‘Fortnite’ may be a virtual game, but it’s having real-life, dangerous effects

‘Fortnite’ may be a virtual game, but it’s having real-life, dangerous effects

PATRICK T. FALLON/BLOOMBERG NEWS

“Fortnite: Battle Royale” has become wildly popular.

By Beth Teitell GLOBE STAFF  
“They are not sleeping. They are not going to school. They are dropping out of social activities. A lot of kids have stopped playing sports so they can do this.”
Michael Rich, a pediatrician and director of the Clinic for Interactive Media and Internet Disorders at Boston Children’s Hospital, was talking about the impact “Fortnite: Battle Royale” — a cartoonish multiplayer shooter game — is having on kids, mainly boys, some still in grade school.
“We have one kid who destroyed the family car because he thought his parents had locked his device inside,” Rich said. “He took a hammer to the windshield.”
A year and a half since the game’s release, Rich’s account is just one of many that describe an obsession so intense that kids are seeing doctors and therapists to break the game’s grip, in some cases losing so much weight — because they refuse to stop playing to eat — that doctors initially think they’re wasting away from a physical disease.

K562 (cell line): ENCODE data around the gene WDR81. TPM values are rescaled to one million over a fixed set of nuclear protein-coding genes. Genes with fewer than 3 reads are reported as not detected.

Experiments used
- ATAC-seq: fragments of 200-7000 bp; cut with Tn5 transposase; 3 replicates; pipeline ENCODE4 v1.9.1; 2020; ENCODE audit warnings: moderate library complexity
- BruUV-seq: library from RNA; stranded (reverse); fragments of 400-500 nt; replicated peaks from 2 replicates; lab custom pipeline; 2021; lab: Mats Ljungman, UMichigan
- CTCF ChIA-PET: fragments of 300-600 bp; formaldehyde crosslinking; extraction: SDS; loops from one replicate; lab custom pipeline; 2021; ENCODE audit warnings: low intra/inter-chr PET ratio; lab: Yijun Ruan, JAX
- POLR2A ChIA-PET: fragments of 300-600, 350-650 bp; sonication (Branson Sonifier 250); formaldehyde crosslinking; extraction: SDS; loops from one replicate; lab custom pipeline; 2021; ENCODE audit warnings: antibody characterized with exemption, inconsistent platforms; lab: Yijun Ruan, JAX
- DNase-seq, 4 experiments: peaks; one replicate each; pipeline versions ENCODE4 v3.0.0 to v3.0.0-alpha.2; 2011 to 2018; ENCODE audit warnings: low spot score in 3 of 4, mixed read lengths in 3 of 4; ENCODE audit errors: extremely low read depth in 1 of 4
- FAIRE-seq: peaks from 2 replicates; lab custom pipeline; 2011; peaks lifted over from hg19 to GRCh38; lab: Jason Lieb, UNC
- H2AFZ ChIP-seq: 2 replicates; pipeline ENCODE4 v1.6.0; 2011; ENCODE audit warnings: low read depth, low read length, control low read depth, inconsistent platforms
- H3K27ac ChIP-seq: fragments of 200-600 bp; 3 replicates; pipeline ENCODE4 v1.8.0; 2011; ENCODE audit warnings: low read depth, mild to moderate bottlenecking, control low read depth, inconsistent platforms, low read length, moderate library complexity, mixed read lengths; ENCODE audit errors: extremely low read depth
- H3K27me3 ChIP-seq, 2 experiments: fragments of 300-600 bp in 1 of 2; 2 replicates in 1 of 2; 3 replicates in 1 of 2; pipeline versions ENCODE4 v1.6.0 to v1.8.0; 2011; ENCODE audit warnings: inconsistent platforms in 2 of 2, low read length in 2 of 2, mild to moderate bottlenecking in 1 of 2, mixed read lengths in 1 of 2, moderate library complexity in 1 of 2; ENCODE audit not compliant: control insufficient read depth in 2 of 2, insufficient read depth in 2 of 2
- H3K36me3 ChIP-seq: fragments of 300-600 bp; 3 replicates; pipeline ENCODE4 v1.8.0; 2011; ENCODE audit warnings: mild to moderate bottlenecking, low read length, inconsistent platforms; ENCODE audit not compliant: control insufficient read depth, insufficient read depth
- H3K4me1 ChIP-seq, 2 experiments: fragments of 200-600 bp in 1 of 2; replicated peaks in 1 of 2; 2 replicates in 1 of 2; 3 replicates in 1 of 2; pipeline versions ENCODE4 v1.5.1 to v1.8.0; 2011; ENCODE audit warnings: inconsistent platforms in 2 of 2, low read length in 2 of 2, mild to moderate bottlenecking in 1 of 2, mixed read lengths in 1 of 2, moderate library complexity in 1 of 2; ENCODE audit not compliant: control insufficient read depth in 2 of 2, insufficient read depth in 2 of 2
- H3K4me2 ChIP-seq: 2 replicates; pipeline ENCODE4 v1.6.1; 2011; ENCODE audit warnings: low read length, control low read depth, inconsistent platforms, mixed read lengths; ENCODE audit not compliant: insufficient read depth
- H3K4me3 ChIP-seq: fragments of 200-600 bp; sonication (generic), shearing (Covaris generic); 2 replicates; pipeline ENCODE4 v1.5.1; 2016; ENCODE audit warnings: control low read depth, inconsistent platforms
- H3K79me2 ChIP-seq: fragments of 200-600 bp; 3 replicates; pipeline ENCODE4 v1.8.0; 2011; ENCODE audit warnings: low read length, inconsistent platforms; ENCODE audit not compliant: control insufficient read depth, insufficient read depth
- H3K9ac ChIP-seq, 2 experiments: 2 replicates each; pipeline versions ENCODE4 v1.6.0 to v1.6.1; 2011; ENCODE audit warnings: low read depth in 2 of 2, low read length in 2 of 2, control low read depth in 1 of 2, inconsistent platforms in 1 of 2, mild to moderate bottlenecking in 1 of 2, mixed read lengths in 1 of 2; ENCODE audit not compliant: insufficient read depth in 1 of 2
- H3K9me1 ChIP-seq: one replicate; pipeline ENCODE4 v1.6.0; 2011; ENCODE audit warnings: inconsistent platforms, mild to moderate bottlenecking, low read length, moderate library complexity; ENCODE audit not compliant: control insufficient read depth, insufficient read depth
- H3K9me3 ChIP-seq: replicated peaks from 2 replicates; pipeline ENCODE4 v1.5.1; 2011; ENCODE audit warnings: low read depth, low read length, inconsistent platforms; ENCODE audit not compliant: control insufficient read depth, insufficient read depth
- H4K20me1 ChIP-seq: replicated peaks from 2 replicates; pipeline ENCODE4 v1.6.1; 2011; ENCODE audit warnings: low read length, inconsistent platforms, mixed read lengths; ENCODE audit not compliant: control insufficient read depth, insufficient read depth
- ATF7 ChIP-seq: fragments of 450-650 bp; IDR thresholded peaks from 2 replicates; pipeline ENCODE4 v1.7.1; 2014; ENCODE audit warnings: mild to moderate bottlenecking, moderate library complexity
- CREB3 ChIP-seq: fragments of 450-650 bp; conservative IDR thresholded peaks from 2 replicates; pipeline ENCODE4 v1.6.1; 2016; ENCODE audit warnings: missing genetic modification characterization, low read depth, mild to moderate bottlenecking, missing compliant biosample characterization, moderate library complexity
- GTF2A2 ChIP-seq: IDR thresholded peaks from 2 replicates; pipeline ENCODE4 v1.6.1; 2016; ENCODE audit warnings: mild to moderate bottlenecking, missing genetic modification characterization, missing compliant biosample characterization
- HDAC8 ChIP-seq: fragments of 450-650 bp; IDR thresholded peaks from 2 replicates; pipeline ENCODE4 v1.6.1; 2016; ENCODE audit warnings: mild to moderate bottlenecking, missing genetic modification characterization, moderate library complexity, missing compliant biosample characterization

The stress on families has become so severe that parents are going to couples’ counselors, fighting over who’s to blame for allowing “Fortnite” into the house in the first place and how to rein in a situation that’s grown out of control.

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